The theory behind the Conservancy’s efforts is essentially to provide sanctuary to the NBHCP’s “covered species.” That is, after being displaced by urbanization, these plants and wildlife have a protected place to live and grow. My worst days are when the effects of urbanization impinge on the sanctuaries the Conservancy has carefully constructed for these species’ benefit. Human intrusion onto preserves recently reared an ugly head, and there are times when this demoralizes one. There are two kinds of trespass and intrusion here. There is the patently illegal, where the perpetrator is no doubt aware of the nature of what he or she is doing. This includes dumping of stolen cars and setting them on fire on a preserve, for instance. Then there is the unwitting person, who drops off the household cat, thinking this is a humane way to unload the family pet. Yet the cats are so brutal on some of the covered species (burrowing owls come to mind), and if the person only knew, you’d hope they wouldn’t do this. Burning cars and loose cats aren’t conducive to successful mitigation of those species covered under the NBHCP. Tomorrow, well, I’ll recover from this latest unmentioned human disturbance and hope these examples suffice. And it will be a better day. I promise!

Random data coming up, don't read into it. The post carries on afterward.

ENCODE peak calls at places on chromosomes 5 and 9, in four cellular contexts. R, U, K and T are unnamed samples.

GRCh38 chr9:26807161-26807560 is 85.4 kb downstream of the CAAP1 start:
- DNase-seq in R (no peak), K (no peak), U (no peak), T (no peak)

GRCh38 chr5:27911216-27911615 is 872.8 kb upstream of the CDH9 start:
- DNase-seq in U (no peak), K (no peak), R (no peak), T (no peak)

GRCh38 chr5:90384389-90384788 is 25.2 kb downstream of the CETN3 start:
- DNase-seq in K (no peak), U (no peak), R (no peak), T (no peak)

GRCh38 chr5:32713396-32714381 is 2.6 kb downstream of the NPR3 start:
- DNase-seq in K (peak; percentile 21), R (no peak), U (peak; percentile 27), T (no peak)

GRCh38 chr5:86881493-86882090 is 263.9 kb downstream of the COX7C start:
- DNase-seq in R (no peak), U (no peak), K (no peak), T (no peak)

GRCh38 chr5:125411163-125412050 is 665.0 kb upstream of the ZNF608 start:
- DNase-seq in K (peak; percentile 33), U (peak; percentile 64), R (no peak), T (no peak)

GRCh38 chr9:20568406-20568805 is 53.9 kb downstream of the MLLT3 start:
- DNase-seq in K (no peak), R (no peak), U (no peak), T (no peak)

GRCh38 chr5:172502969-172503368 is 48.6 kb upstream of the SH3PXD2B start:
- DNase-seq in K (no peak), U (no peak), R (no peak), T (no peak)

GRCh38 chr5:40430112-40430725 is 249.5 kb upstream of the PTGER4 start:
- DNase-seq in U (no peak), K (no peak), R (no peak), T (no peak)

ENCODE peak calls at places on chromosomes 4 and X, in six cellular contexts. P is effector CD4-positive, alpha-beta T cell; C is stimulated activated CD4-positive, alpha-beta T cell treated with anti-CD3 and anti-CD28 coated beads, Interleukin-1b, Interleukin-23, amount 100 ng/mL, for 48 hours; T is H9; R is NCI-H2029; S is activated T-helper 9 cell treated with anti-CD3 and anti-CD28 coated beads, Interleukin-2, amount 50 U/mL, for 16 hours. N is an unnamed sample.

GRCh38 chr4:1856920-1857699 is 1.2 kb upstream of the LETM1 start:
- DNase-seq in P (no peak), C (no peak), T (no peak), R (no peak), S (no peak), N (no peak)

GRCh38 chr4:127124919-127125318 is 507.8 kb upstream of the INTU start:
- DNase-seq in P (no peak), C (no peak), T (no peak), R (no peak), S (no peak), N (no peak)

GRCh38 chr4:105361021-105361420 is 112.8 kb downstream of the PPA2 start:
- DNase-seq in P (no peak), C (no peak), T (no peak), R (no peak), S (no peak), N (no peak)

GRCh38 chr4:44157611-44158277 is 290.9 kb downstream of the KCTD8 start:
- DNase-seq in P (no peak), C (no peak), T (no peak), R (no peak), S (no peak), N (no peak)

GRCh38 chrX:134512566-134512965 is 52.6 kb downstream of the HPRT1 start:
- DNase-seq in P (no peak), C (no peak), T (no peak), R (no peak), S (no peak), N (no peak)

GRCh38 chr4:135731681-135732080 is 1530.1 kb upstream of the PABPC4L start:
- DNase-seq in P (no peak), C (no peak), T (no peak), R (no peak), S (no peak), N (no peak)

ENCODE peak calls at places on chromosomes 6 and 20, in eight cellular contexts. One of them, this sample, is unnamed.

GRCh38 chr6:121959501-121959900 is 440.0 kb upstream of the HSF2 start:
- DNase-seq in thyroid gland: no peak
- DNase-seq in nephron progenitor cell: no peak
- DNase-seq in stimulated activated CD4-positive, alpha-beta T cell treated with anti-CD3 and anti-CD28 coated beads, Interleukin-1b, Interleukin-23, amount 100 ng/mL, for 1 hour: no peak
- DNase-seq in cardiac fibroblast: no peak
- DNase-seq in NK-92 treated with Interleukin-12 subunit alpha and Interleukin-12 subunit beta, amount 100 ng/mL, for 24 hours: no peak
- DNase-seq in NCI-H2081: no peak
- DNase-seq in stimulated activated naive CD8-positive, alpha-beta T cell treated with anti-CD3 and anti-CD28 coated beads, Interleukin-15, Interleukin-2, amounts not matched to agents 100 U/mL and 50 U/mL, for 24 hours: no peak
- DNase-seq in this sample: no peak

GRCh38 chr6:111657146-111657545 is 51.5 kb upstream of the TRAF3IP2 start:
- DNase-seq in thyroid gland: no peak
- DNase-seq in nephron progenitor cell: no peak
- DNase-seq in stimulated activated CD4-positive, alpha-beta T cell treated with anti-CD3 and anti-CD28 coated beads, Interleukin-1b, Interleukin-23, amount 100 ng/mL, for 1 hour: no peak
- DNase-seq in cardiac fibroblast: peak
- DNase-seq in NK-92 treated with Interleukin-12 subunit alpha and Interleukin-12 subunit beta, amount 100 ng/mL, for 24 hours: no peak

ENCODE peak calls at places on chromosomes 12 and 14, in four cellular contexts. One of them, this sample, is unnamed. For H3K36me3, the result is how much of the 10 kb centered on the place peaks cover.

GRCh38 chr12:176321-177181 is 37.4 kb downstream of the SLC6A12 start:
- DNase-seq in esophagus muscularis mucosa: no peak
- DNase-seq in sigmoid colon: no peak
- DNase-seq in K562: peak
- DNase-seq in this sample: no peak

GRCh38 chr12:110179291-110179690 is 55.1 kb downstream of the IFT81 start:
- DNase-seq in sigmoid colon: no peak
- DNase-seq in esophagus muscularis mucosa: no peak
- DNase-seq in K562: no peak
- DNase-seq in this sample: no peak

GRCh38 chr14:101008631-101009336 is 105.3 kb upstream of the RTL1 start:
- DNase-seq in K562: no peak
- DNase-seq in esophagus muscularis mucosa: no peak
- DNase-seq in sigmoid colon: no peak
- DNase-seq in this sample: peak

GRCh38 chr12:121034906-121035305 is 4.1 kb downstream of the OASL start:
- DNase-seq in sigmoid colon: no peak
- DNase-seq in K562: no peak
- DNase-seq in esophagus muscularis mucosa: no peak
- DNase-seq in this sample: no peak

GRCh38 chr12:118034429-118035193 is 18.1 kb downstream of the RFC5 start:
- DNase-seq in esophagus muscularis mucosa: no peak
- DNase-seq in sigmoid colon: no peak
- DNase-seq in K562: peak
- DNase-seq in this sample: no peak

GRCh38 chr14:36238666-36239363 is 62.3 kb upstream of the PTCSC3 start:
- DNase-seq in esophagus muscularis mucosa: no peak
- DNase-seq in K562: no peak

Conservancy field personnel captured this close-up of an osprey (Pandion haliaetus) flying overhead from a nearby perch. The photo was taken on Conservancy mitigation land associated with a managed marsh complex. In prior years, some called this species the “fish hawk.” Clearly, the claws would be useful in catching fish.… Continue Reading Nail trim needed?